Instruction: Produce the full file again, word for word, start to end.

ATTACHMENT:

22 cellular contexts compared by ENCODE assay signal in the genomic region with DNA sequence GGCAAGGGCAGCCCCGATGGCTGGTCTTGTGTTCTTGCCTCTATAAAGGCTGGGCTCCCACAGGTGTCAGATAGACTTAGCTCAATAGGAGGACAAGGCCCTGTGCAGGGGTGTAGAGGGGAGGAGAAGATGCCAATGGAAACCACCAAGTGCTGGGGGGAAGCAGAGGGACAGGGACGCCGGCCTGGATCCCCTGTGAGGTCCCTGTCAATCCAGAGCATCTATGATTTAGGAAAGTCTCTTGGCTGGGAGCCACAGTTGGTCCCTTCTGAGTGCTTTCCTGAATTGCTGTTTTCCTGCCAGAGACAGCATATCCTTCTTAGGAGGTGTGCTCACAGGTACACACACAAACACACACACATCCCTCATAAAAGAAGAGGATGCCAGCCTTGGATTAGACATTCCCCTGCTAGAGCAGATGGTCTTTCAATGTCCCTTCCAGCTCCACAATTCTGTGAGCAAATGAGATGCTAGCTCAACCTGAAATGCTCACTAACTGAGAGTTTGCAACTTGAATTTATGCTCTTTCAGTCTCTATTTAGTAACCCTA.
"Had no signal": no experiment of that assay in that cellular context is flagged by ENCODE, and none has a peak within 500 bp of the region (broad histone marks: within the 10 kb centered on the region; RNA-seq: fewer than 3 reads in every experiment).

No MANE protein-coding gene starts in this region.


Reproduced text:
22 cellular contexts compared by ENCODE assay signal in the genomic region with DNA sequence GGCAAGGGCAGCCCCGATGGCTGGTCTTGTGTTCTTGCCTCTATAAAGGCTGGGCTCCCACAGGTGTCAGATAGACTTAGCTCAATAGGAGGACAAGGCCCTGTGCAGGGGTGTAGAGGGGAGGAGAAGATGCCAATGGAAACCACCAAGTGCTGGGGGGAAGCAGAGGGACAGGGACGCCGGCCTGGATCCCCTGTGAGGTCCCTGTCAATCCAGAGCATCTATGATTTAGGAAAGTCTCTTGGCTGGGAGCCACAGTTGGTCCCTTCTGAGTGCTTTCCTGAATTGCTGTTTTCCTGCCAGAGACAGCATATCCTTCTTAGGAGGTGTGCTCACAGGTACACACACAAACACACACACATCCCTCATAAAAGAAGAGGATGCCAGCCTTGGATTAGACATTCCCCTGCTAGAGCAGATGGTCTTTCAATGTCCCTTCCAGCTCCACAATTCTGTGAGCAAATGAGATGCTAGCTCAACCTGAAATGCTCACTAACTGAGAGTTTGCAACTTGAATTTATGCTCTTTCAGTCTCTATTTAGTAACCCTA.
"Had no signal": no experiment of that assay in that cellular context is flagged by ENCODE, and none has a peak within 500 bp of the region (broad histone marks: within the 10 kb centered on the region; RNA-seq: fewer than 3 reads in every experiment).

No MANE protein-coding gene starts in this region.